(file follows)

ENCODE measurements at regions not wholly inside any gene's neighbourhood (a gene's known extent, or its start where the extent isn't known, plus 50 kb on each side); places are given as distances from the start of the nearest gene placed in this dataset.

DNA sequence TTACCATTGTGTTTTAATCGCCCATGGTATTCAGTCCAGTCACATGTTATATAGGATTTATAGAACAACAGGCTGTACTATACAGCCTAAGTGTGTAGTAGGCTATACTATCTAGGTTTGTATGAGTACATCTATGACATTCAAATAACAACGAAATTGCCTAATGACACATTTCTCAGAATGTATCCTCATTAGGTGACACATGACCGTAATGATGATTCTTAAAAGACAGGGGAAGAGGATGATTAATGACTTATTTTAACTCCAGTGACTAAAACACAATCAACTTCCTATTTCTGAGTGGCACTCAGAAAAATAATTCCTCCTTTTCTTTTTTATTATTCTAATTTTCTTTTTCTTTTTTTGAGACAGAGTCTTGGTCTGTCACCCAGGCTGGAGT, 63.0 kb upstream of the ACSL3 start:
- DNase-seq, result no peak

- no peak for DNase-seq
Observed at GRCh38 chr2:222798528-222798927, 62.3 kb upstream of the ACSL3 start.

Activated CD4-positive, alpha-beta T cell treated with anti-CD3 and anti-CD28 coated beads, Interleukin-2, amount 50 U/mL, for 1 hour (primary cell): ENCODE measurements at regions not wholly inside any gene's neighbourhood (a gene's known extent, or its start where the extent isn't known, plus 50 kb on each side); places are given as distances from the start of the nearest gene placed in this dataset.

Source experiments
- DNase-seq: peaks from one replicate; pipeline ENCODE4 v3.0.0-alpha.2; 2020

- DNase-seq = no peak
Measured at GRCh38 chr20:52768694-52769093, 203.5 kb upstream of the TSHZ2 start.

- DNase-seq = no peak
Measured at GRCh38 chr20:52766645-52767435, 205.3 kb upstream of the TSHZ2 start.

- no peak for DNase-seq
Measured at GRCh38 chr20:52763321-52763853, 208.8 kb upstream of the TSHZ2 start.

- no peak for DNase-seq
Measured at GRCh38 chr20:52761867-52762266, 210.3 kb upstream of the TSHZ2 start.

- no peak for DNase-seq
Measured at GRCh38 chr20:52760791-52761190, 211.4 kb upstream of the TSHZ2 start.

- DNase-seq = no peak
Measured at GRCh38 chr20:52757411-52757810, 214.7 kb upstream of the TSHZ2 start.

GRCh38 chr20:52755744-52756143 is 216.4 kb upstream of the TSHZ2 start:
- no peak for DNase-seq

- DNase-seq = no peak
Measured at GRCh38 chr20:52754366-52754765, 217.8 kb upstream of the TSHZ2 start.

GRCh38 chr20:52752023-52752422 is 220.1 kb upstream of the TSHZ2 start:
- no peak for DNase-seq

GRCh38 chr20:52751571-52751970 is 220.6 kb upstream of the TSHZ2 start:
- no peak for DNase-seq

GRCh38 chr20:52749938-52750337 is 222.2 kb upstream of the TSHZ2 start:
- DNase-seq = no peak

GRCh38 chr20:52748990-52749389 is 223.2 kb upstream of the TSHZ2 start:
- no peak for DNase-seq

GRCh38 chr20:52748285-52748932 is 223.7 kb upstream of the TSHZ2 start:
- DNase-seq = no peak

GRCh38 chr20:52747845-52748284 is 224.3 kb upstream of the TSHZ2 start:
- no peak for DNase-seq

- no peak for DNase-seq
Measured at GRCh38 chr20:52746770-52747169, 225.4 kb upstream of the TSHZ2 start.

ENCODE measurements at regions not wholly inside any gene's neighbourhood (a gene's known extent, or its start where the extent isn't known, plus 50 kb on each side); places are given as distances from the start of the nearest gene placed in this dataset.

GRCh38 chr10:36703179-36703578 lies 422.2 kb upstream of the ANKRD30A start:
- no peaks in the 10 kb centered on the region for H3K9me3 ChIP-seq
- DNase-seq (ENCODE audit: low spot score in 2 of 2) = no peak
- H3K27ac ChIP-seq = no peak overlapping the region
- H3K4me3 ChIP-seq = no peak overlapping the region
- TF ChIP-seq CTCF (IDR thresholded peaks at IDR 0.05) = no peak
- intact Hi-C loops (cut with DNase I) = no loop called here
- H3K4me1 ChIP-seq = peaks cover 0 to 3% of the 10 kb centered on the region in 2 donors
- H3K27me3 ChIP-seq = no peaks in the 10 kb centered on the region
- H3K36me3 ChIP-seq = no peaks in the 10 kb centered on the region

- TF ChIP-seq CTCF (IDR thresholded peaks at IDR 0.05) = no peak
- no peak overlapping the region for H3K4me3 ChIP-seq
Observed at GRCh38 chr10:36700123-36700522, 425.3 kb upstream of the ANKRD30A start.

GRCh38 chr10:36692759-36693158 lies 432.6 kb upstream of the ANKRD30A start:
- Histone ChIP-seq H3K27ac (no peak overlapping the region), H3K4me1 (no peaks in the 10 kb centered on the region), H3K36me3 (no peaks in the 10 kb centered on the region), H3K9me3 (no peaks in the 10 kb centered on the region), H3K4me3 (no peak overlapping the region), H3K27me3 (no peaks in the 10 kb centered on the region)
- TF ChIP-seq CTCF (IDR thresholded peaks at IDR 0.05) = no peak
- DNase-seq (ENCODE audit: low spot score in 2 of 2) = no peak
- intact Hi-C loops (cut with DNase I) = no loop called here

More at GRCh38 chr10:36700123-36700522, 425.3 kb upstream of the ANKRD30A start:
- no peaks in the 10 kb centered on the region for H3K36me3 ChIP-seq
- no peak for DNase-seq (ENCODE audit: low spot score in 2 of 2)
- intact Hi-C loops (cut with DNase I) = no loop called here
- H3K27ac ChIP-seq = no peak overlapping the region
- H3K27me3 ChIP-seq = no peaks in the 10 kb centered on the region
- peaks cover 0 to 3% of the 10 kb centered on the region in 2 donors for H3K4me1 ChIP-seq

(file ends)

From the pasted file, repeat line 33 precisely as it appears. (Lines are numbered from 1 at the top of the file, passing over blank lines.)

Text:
GRCh38 chr20:52748285-52748932 is 223.7 kb upstream of the TSHZ2 start: